Government inspectors must now examine and certify each carcass as fit for human consumption. In Canada, federal inspectors must approve anything that might be exported to some other country or even to another province. Similarly, provincial inspection is performed on products sold within the province. Local governments are also active in the protection of public health through inspection of the non-exporting food processors and all restaurants within their jurisdiction. Government inspectors also grade products for quality (appearance).

Federal and provincial governments also cooperate in disease recording and control.

Environmental Protection

The federal, provincial and local or municipal governments all have acts, regulations, guidelines and bylaws concerning the environmental concerns related to both crop and animal production. Since most aspects of agriculture are under provincial jurisdiction, each province administers a wide variety of legislation affecting farmers and farming practices. These encompass environmental protection and conservation through specifying standards for waste management, dead stock disposal, soil conservation, use of agrichemicals and numerous other agents or factors that may affect the surrounding ecology.

Local or regional councils also have authority to formulate and enforce general land use plans and zoning bylaws. Some demand that farmers prepare and file a manure management-environmental protection plan as part of their application to expand or to renovate livestock facilities.

Many municipalities now experience some friction between farmers and urbanites who moved out of the city to small rural properties. Occasionally farmers must defend themselves against charges of noise, dust or odor pollution. Ontario, like many other regions, has a "Farm Practices Protection Act" that attempts to define which smells and sounds are normal and should be tolerated by neighbors. While this provides some guidelines for arbitration of disputes, farmers feel the present legislation does not insure the right-to-farm. They hope for a revision which clearly defines "normal farming practices" and protects them from frivolous complaints. Regardless of the law, farmers should always operate in a responsible manner, respecting their neighbors and doing all they can to avoid friction.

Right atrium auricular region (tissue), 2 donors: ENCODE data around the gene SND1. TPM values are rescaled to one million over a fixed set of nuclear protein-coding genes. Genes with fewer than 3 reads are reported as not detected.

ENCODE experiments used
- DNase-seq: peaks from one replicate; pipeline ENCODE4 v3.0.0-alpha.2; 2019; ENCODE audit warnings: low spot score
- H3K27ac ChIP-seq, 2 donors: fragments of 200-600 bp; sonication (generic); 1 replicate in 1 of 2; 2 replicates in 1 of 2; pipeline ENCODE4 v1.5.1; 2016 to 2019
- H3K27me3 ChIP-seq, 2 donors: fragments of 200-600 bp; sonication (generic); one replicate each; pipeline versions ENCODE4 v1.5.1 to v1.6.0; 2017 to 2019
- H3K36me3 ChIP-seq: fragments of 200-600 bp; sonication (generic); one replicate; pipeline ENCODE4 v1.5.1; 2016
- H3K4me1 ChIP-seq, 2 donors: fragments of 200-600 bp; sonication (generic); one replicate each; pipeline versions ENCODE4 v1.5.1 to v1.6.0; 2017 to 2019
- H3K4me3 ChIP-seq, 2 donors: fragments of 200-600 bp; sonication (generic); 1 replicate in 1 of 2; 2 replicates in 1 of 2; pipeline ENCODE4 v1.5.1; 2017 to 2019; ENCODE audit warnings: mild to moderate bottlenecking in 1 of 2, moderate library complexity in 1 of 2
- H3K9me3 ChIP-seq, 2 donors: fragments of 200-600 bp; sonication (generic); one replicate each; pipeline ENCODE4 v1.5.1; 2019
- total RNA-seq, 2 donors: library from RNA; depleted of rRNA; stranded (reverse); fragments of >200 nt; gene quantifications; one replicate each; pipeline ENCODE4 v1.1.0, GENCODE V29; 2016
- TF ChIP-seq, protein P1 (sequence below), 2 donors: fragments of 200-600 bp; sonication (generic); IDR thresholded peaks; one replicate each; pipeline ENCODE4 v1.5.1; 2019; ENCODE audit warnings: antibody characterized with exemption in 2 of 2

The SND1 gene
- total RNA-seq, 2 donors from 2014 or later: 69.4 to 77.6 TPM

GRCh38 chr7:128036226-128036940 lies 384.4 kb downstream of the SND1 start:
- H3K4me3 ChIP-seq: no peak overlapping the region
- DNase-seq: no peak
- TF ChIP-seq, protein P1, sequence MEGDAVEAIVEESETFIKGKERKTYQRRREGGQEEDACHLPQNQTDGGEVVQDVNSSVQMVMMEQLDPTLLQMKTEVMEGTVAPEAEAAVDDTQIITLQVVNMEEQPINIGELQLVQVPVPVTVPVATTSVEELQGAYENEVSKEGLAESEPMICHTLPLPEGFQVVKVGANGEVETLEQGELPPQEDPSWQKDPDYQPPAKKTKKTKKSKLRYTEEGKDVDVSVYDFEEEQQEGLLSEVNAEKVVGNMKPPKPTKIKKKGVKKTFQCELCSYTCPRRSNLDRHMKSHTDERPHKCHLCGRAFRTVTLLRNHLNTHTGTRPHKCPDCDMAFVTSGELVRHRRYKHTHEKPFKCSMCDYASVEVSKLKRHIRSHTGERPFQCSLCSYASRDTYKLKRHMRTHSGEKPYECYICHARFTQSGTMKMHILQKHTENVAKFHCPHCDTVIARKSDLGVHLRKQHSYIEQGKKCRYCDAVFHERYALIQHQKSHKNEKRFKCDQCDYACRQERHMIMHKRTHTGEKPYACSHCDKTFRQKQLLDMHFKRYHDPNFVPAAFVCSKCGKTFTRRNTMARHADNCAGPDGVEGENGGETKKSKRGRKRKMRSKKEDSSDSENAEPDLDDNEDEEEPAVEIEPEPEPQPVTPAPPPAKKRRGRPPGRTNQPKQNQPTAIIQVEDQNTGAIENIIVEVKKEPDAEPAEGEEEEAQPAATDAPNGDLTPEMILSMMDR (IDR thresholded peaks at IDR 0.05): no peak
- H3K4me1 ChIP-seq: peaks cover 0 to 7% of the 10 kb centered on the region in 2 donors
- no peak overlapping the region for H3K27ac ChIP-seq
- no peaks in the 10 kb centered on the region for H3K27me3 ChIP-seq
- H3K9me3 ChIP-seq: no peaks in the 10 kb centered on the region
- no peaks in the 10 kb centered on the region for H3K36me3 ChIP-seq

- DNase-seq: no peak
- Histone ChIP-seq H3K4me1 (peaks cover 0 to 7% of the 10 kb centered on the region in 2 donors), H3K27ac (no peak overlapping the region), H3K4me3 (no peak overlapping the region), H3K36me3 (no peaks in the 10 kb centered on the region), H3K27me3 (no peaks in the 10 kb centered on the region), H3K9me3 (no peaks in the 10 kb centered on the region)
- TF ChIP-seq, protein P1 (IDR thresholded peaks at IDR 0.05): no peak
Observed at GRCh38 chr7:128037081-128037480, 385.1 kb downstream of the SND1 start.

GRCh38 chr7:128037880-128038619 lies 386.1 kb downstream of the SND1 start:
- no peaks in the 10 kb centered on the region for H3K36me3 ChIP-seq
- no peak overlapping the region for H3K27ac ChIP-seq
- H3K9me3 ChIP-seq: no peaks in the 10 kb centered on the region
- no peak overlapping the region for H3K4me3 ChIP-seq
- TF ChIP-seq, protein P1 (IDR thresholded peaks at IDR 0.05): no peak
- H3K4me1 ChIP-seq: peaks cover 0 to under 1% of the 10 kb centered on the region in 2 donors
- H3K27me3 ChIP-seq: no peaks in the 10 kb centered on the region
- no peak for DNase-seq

Other Roles for Government

A considerable number of these services to the livestock and industry are currently under review. Most were offered free-of-charge but are now being privatized or changed to a user-pay basis.

Who is Involved?

Government of Canada

Agriculture & Agri-food
Consumer & Corporate Affairs
Foreign Affairs & International Trade
Health & Welfare

Government of Ontario

Agriculture, Food & Rural Affairs
Consumer & Commercial Relations
Education & Training
Economic Development & Trade
Environment & Energy
Natural Resources

Regional and Local Governments within Each Province

Global Intervention

On the global scene the General Agreement on Tariffs and Trade Negotiations (GATT) attempts to improve access to all markets for the most efficient (least-cost) producers by removing any trade distortions arising through government subsidies to producers or on exported products. Their major challenge is the development of universally accepted and fair regulations for agricultural commodities. One potential problem for certain Canadian producers is the status of supply-management of our dairy and poultry industries. These commodity producers argue that the production quotas and import restrictions currently in force are justified under GATT Article XI. Some American farm groups with designs on our market challenge this, feeling that the somewhat vague terms contained in the agricultural section of the North American Free Trade Agreement (NAFTA) should take precedence.